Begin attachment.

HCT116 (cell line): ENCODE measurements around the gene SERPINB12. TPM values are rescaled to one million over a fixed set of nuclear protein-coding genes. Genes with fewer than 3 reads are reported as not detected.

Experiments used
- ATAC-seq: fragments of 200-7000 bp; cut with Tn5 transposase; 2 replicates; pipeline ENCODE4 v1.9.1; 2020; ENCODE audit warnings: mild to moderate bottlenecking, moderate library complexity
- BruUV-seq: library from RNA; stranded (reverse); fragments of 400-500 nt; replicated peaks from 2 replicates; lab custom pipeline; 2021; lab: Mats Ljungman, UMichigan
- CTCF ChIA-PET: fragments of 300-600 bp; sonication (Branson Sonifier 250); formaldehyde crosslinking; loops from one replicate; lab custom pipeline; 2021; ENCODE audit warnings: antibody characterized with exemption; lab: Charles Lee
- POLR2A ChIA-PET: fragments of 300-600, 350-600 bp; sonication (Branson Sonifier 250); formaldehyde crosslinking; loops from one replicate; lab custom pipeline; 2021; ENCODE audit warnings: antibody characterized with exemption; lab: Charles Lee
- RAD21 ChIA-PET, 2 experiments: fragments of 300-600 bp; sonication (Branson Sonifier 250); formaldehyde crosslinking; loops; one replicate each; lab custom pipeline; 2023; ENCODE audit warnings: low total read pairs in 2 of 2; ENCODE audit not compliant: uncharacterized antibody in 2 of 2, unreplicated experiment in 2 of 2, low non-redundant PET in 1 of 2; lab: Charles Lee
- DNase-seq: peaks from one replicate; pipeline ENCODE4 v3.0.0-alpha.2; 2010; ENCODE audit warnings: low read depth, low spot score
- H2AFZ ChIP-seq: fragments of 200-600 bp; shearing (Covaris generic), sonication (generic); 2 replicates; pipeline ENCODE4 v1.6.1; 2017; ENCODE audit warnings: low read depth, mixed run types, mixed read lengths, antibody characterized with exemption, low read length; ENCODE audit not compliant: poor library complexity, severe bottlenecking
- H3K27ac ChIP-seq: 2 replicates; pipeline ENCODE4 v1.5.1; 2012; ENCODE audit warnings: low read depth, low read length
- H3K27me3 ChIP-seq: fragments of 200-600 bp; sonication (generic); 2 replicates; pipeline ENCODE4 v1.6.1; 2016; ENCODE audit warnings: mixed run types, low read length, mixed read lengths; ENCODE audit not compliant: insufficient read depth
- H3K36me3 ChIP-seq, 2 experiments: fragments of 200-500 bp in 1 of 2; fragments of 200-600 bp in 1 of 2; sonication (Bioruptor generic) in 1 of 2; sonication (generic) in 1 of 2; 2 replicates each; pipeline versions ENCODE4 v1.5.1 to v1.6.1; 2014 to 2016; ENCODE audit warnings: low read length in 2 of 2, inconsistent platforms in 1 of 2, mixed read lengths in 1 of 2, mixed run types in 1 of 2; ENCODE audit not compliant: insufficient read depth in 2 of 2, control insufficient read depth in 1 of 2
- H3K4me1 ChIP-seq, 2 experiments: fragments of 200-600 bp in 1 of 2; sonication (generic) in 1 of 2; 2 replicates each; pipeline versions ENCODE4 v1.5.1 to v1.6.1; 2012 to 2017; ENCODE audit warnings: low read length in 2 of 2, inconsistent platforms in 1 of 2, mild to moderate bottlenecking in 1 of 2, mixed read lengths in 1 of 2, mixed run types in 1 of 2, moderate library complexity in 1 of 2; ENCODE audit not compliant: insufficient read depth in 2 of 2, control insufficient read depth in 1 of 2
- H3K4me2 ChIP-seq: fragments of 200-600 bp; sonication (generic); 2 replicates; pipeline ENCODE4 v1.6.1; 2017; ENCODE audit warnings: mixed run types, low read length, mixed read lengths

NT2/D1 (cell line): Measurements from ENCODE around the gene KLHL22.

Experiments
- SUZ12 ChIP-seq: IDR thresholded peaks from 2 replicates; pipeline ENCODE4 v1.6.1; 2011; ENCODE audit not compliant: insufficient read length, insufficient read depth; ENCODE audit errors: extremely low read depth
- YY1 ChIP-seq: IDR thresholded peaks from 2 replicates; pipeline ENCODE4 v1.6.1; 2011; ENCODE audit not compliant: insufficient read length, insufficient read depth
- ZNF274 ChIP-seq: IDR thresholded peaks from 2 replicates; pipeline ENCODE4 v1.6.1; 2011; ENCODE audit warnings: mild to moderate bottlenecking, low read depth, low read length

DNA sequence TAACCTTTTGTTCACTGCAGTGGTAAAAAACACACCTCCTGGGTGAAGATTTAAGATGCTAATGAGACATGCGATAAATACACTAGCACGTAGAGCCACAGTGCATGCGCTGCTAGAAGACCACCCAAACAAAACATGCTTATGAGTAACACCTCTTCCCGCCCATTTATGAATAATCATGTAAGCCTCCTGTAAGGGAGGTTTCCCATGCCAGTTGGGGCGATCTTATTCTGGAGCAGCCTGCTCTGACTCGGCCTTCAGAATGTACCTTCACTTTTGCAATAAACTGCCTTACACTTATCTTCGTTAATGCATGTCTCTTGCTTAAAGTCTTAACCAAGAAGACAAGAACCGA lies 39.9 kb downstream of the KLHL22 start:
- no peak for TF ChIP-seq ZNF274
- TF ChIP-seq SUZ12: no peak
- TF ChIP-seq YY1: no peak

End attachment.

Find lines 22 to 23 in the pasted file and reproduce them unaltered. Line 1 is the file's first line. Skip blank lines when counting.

- TF ChIP-seq SUZ12: no peak
- TF ChIP-seq YY1: no peak